Kyrgyzstan’s Foreign Ministry announced on Tuesday that the Turkish ambassador in Bishkek was summoned over the rendition of a Turkish-Kyrgyz educator by the Turkish intelligence service from Kyrgyzstan to Turkey, the Bishek-based AKIpress News Agency reported.
According to a statement from the Kyrgyz ministry, the Turkish ambassador in Bishkek, Ahmet Doğan, was summoned upon an order from Kyrgyz President Sadyr Japarov, and a diplomatic note was delivered to Doğan on Tuesday regarding the operation conducted by Turkey’s National Intelligence Organization (MİT) to render Orhan İnandı, a dual Kyrgyz-Turkish citizen, from Bishkek to Turkey.
Turkish President Recep Tayyip Erdoğan on Monday had acknowledged that İnandı, the founder and president of the Turkish-Kyrgyz Sapat school network operating in Kyrgyzstan who went missing in Bishkek on May 31, was actually abducted by Turkish spies and brought to Turkey as he praised their efforts in the rendition.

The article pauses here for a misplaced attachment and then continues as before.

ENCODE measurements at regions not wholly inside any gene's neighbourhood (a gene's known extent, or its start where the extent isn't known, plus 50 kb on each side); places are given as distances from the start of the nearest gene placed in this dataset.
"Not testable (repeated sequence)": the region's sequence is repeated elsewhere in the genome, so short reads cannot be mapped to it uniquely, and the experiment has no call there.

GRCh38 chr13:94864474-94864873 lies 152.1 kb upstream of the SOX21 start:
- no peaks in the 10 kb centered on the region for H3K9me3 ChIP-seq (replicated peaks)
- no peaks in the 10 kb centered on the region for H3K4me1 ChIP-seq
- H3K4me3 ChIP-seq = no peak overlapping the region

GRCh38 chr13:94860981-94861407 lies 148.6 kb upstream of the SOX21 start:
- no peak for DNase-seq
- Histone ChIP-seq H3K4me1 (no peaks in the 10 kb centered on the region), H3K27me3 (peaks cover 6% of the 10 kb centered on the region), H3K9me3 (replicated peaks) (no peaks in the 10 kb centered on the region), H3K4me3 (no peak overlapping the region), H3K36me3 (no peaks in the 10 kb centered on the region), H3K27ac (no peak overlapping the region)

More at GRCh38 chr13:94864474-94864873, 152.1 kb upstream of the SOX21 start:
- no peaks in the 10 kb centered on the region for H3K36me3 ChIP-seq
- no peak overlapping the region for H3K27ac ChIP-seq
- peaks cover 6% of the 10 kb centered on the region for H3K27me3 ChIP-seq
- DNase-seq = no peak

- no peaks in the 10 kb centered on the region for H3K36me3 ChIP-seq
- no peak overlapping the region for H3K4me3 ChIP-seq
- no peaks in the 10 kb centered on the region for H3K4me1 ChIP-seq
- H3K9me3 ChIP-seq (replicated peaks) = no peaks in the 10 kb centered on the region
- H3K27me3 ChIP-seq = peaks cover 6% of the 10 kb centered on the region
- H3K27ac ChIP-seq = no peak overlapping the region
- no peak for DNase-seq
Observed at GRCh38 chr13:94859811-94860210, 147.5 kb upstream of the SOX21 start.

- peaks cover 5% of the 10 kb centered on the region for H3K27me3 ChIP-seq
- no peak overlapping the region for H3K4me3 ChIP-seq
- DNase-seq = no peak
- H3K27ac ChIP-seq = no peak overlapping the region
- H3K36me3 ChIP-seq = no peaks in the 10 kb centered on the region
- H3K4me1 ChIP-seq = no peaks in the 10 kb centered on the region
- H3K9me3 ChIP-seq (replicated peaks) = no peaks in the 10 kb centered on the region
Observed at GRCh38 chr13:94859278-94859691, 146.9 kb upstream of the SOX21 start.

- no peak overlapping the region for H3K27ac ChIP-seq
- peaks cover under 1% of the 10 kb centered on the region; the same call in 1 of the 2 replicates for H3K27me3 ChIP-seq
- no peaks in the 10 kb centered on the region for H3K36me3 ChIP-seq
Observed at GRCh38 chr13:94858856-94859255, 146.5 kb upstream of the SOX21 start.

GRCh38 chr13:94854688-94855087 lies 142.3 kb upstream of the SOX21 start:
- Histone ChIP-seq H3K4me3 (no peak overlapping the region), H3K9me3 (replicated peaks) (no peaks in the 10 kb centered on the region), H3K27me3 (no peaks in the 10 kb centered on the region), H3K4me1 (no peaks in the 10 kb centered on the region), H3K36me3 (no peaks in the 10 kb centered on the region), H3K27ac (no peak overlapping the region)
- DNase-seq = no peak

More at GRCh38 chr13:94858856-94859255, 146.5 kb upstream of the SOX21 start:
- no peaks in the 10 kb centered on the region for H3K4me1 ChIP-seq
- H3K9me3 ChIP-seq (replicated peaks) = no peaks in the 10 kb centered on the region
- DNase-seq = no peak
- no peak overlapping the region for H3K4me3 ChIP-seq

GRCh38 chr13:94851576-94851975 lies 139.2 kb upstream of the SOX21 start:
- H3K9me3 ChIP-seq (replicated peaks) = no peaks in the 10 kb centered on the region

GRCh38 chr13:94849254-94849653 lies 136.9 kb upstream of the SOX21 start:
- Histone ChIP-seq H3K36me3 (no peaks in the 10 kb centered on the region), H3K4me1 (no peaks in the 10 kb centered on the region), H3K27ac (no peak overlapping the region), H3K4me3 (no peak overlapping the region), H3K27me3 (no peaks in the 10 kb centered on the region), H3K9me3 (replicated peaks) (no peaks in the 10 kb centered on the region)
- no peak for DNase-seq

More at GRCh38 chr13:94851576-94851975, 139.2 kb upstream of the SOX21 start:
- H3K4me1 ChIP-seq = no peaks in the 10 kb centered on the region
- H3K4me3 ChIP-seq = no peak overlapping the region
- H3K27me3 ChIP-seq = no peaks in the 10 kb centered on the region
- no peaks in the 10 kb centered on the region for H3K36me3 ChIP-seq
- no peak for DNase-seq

The Foreign Ministry of Kyrgyzstan also demanded the immediate return of the Turkish-Kyrgyz educator to Kyrgyzstan, saying that such actions which grossly violate the principles and norms of international law, human rights and freedoms enshrined in the Universal Declaration of Human Rights and International Covenant on Civil and Political Rights are unacceptable.
Calling on Turkish authorities to return İnandı to Kyrgyzstan, the Kyrgyz ministry also asked Turkey to take all necessary measures to ensure that he is treated properly and to prevent the use of violent and degrading actions against him in accordance with international law.
Ambassador Doğan, on the other hand, argued that İnandı is a citizen of Turkey and is recognized exclusively as a Turkish national, noting that Turkey has not acknowledged that the operation was conducted on Kyrgyz soil.
The ministry further vowed to make all possible efforts to bring İnandı back to Kyrgyzstan and to protect his rights and lawful interests in line with the constitution and the norms of international law.
Erdoğan also confirmed that more than 100 others, in addition to İnandı, had been rendered to Turkey from various countries due to their alleged links to the Gülen movement, a faith-based group inspired by Islamic preacher Fethullah Gülen. The movement is labeled as a terrorist organization by the Turkish government and accused of masterminding a failed coup in Turkey in July 2016. Both Gülen and his followers strongly deny any involvement in the abortive putsch or any terrorist activity.